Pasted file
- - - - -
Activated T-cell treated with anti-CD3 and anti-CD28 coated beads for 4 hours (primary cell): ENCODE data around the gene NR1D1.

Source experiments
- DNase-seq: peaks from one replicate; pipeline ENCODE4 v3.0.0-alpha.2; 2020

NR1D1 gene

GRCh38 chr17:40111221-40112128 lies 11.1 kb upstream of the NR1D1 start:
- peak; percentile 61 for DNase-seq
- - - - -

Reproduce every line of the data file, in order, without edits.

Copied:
Activated T-cell treated with anti-CD3 and anti-CD28 coated beads for 4 hours (primary cell): ENCODE data around the gene NR1D1.

Source experiments
- DNase-seq: peaks from one replicate; pipeline ENCODE4 v3.0.0-alpha.2; 2020

NR1D1 gene

GRCh38 chr17:40111221-40112128 lies 11.1 kb upstream of the NR1D1 start:
- peak; percentile 61 for DNase-seq